Nurses and teams are also focused on communicating with families frequently to ensure they are comfortable with the care being provided and feel informed and prepared to make necessary decisions regarding their loved one’s care.

Caregivers move beds closer to windows so families can see each other and smile. They send photos and make phone calls each day. They use Skype and FaceTime. They answer calls in the middle of the night and stay long past their scheduled shift to sit with residents—both healthy and sick.

Nurses in senior living communities have always been an extension of the family unit. But now, they act as surrogate sons, daughters, grandchildren, and friend for families who cannot be there in person. And for those who aren’t able to say goodbye in person, nurses sit by quietly, making sure masks, gloves, and gown are fitted property so families can focus on what matters most, while protecting themselves and their families at home from the virus.

Care in Action

Katie, a Sunrise nurse in New Jersey, recounted sitting bedside, holding the phone to a resident’s ear so her daughter could say goodbye. And while our resident was too weak to respond, both mother and daughter found peace in these final words.

Mary Anne, a nurse in New York, was doing one of many frequent checks on a resident who had been diagnosed with COVID-19. Recognizing her resident didn’t seem herself, Mary Anne sat down and was holding the resident’s hand as she took her final breath. Her son’s first question, when Mary Anne called him was, “Was she alone?” She was able to tell him, “No. She wasn’t alone. I was there.” Caring and compassionate—that is a Sunrise nurse. It is in their hearts.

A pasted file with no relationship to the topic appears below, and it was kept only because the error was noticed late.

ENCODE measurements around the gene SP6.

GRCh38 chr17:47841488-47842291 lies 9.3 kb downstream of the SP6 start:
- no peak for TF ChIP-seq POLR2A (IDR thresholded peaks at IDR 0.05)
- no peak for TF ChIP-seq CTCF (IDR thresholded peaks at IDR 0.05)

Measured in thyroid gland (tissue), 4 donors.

This is what the world cannot see right now as senior community doors remain closed to protect loved ones inside. Amid sadness and loss, acts of love shine through. Smiles are still seen, beaming like rays of the sun at sunset. Many residents recover. Laughter is still heard on the other end of the phone. Even in the face of challenge, love for the people served motivates caregivers to support them in new and different ways, because that is what the situation requires. It is what they do, and always have done.

Facing Pandemic Head On

Day-by-day, and sometimes hour-by-hour, nurses are facing COVID-19 head on, while bridging the physical chasm the virus has created between residents and their families. The last day of life is just as important as the first.

On behalf of the nurses and caregivers at senior living communities across the country, please know they are doing everything in their power to nurture the mind, body, and spirit of residents and keep the promises made to you and your loved ones, because they are also loved by us.
 
Sue Coppola is chief clinical officer at Sunrise Senior Living.